[Federal Register Volume 78, Number 14 (Tuesday, January 22, 2013)]
[Proposed Rules]
[Pages 4347-4349]
From the Federal Register Online via the Government Printing Office [www.gpo.gov]
[FR Doc No: 2013-01049]


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Proposed Rules
                                                Federal Register
________________________________________________________________________

This section of the FEDERAL REGISTER contains notices to the public of 
the proposed issuance of rules and regulations. The purpose of these 
notices is to give interested persons an opportunity to participate in 
the rule making prior to the adoption of the final rules.

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Federal Register / Vol. 78, No. 14 / Tuesday, January 22, 2013 / 
Proposed Rules

[[Page 4347]]



DEPARTMENT OF HOMELAND SECURITY

Office of the Secretary

6 CFR Part 5

[Docket No. DHS-2012-0035]


Privacy Act of 1974: Implementation of Exemptions; Department of 
Homeland Security; U.S. Customs and Border Protection; DHS/CBP-004-
Intellectual Property Rights e-Recordation and Search Systems, System 
of Records

AGENCY: Privacy Office, DHS.

ACTION: Notice of proposed rulemaking.

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SUMMARY: The Department of Homeland Security is giving concurrent 
notice of a newly established system of records pursuant to the Privacy 
Act of 1974 for the ``Department of Homeland Security/U.S. Customs and 
Border Protection; DHS/CBP-004-Intellectual Property Rights e-
Recordation and Search Systems (IPRRSS), System of Records'' and this 
proposed rulemaking. In this proposed rulemaking, the Department 
proposes to exempt portions of the system of records from one or more 
provisions of the Privacy Act because of criminal, civil, and 
administrative enforcement requirements.

DATES: Comments must be received on or before February 21, 2013.

ADDRESSES: You may submit comments, identified by docket number DHS-
2012-0035, by one of the following methods:
     Federal e-Rulemaking Portal: http://www.regulations.gov. 
Follow the instructions for submitting comments.
     Fax: 202-343-4010.
     Mail: Jonathan R. Cantor, Acting Chief Privacy Officer, 
Privacy Office, Department of Homeland Security, Washington, DC 20528.
    Instructions: All submissions received must include the agency name 
and docket number for this notice. All comments received will be posted 
without change to http://www.regulations.gov, including any personal 
information provided.
    Docket: For access to the docket to read background documents or 
comments received, go to http://www.regulations.gov.

FOR FURTHER INFORMATION CONTACT: For general questions please contact: 
Laurence E. Castelli (202-325-0280), CBP Privacy Officer, Office of 
International Trade/Regulations and Rulings, U.S. Customs and Border 
Protection, Mint Annex, 799 9th Street NW., Washington, DC 20229-1177. 
For privacy issues please contact: Jonathan R. Cantor (202-343-1717), 
Acting Chief Privacy Officer, Privacy Office, Department of Homeland 
Security, Washington, DC 20528.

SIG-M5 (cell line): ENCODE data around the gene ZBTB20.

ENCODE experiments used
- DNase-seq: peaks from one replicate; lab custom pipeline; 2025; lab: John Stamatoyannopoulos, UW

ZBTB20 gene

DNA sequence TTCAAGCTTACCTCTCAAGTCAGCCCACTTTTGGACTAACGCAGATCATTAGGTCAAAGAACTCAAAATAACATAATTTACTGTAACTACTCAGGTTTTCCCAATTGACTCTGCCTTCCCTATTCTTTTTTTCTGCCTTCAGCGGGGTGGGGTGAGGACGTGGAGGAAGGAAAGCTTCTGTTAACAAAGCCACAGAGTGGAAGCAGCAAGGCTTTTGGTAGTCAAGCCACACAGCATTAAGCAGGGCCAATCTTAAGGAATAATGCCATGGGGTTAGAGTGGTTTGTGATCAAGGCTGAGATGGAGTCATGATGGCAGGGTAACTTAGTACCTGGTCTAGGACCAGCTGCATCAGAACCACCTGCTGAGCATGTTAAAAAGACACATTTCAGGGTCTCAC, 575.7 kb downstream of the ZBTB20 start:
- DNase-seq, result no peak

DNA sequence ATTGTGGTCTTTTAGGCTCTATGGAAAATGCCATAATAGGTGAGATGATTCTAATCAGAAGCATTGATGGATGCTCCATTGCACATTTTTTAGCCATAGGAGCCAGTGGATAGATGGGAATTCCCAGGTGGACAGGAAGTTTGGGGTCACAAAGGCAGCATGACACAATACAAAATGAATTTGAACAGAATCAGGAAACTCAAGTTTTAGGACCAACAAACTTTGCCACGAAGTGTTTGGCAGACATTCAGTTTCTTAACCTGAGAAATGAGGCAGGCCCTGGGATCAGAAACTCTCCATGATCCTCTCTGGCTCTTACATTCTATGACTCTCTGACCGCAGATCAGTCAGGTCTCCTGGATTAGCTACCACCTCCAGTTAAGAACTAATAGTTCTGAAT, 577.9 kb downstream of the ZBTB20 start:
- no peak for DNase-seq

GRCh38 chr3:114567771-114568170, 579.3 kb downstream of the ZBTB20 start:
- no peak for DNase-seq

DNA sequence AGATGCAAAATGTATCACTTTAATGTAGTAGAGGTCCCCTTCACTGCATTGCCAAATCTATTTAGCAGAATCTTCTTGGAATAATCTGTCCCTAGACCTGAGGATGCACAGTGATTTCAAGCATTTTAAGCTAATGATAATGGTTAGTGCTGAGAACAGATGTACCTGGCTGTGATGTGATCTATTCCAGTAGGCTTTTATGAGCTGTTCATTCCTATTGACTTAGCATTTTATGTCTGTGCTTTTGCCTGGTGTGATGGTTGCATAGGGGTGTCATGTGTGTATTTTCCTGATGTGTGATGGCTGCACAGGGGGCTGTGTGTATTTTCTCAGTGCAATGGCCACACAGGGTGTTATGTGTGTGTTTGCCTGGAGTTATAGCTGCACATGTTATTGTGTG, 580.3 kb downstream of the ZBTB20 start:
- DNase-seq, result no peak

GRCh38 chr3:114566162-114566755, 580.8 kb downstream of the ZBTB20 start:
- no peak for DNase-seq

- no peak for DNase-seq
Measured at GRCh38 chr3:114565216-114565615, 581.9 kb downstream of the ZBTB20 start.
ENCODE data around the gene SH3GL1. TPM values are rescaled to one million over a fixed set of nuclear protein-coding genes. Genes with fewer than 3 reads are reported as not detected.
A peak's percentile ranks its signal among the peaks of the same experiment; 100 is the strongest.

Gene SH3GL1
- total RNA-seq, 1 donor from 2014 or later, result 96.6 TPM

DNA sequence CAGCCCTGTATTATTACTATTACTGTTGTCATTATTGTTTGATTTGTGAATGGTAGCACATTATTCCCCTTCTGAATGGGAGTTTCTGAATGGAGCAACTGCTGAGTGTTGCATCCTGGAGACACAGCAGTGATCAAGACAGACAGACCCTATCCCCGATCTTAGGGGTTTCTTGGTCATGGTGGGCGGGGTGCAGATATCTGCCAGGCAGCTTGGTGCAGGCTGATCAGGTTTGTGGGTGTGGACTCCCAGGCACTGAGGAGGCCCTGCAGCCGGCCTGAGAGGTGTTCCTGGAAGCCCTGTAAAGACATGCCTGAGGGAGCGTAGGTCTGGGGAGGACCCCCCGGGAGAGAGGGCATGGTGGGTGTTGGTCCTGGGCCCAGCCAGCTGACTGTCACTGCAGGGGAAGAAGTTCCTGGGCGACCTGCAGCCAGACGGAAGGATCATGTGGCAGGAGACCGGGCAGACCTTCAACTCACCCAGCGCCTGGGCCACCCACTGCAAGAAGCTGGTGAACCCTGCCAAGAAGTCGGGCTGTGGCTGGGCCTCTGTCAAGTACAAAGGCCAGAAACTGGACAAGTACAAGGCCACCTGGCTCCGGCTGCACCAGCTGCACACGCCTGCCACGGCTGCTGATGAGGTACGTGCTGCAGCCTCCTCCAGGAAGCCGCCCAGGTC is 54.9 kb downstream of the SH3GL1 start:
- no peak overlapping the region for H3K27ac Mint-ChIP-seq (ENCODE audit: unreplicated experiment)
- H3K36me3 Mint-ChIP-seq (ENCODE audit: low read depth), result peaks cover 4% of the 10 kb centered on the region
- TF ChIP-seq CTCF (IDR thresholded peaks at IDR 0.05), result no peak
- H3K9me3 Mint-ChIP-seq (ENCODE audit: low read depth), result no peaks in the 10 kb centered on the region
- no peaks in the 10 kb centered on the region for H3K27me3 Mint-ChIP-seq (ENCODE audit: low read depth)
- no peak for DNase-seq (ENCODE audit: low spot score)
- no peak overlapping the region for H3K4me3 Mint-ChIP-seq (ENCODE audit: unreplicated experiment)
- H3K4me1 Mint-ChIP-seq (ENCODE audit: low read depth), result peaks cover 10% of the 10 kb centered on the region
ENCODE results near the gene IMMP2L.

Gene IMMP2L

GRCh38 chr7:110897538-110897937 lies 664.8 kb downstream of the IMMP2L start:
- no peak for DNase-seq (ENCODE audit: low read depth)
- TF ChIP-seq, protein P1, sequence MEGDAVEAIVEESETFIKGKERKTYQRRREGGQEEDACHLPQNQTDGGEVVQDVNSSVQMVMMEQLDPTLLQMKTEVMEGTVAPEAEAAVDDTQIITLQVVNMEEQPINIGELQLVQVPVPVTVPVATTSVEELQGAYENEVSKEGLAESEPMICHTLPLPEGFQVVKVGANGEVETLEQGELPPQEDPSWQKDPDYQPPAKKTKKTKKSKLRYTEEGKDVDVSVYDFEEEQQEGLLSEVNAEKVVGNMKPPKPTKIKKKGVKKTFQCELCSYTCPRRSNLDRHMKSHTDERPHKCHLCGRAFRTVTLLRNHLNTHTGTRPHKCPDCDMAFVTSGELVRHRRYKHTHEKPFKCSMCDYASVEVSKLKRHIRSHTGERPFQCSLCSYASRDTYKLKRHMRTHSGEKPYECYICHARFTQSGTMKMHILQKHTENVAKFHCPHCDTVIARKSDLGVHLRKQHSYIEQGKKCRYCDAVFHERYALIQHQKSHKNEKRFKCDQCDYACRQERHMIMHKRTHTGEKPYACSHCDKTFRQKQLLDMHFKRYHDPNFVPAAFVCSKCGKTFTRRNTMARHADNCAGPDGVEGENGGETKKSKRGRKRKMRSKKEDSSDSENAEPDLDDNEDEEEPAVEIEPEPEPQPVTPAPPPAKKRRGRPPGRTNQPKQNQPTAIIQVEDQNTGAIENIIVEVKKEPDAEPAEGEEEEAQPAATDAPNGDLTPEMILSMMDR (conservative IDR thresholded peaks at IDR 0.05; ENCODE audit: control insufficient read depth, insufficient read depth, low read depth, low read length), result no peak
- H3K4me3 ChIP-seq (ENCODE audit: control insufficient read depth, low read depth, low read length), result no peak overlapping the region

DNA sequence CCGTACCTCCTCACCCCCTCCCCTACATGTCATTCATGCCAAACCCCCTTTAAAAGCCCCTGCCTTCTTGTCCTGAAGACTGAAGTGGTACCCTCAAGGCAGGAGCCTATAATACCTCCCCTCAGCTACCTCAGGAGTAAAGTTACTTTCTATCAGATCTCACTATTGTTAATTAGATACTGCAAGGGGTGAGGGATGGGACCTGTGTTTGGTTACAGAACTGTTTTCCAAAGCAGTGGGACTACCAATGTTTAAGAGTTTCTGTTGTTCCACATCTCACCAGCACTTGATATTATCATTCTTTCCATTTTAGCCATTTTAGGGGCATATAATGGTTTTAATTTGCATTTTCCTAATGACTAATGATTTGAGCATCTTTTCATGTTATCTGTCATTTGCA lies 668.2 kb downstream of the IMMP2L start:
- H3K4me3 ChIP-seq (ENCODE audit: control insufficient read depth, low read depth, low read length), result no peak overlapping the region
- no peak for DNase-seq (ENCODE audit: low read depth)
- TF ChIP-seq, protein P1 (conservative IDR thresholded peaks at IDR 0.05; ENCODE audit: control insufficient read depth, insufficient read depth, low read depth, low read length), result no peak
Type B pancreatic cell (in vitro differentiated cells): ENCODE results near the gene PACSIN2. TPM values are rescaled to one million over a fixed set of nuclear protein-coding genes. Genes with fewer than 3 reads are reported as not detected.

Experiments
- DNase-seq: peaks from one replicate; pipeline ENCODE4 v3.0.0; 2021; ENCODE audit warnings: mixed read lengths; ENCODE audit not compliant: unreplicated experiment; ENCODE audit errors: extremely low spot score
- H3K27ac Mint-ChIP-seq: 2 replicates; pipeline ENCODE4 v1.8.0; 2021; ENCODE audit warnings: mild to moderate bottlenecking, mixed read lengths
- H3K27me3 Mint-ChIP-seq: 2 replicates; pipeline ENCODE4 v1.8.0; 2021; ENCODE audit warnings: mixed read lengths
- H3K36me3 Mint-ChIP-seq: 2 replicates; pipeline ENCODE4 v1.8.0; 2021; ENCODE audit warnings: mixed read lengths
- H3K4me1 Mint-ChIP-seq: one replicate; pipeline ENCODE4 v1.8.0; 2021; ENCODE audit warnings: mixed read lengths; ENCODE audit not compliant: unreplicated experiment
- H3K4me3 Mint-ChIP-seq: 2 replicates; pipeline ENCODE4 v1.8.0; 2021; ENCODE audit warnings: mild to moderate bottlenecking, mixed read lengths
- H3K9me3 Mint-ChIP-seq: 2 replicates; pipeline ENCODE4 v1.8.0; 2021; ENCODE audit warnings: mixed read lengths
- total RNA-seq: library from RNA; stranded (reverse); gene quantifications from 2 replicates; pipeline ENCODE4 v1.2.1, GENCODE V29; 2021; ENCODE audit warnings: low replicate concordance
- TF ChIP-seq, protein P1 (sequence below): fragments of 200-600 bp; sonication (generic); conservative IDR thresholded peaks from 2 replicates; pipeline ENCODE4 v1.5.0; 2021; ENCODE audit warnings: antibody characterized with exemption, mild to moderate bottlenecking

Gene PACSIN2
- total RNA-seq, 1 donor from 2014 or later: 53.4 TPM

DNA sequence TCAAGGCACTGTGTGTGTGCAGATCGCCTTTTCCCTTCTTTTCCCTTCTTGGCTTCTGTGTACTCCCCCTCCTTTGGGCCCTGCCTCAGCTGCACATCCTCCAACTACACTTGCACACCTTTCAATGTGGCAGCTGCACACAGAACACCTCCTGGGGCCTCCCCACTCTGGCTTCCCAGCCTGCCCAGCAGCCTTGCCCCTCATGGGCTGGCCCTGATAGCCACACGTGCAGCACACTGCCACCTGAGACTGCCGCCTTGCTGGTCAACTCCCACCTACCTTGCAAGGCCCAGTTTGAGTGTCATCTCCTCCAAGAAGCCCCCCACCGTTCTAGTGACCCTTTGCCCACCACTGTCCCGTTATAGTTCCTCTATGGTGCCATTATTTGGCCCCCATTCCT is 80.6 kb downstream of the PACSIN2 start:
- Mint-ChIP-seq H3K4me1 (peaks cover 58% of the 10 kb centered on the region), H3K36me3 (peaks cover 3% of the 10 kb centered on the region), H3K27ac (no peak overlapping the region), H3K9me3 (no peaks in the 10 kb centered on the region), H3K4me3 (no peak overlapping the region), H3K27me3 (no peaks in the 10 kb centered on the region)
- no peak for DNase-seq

SUPPLEMENTARY INFORMATION:

I. Background

    In accordance with the Privacy Act of 1974, 5 U.S.C. 552a, the 
Department of Homeland Security (DHS), U.S. Customs and Border 
Protection (CBP) proposes to establish a new DHS system of records 
titled, ``DHS/CBP-004-Intellectual Property Rights e-Recordation and 
Search Systems System of Records.''
    The Intellectual Property Rights e-Recordation and Search Systems 
(IPRRSS) collect, use, and maintain records related to intellectual 
property rights recordations and their owners. The purpose of IPRRSS is 
to aid in the enforcement of intellectual property rights by making 
intellectual property recordations available to the public and to CBP 
officials.
    IPRRSS collectively encompasses three separate systems. The first 
system is the online Intellectual Property Rights e-Recordation (IPRR) 
system, which allows intellectual property owners to submit 
applications for trademark and copyright recordations. The IPRR system 
shares information with the public Intellectual Property Rights Search 
(IPRS) system and the CBP Intellectual Property Rights Internal Search 
(IPRiS) system. Because CBP may collect personally identifiable 
information (PII) about intellectual property rights holders, their 
agents, or their licensees in IPRR, IPRS, and IPRiS (collectively 
IPRRSS), CBP is providing the public notice about how CBP collects, 
uses, and maintains records related to intellectual property rights 
recordations.
    The authority for this system derives from Section 42 of the Lanham 
Act (Trademark Act of 1946), as amended, 15 U.S.C. 1124; Sections 101 
and 602 through 603 of the Copyright Act of 1976, as amended, 17 U.S.C. 
101, 602-603; and Sections 526, 595a, and 624 of the Tariff Act of 
1930, as amended, 19 U.S.C. 1526, 1595a, and 1624. The cited sections 
provide that intellectual property rights owners may submit information 
to CBP to enable CBP officials to identify infringing articles at the 
borders and prevent the importation of counterfeit or pirated 
merchandise. Owners seeking to have merchandise excluded from entry 
must provide proof to CBP of the validity of the intellectual property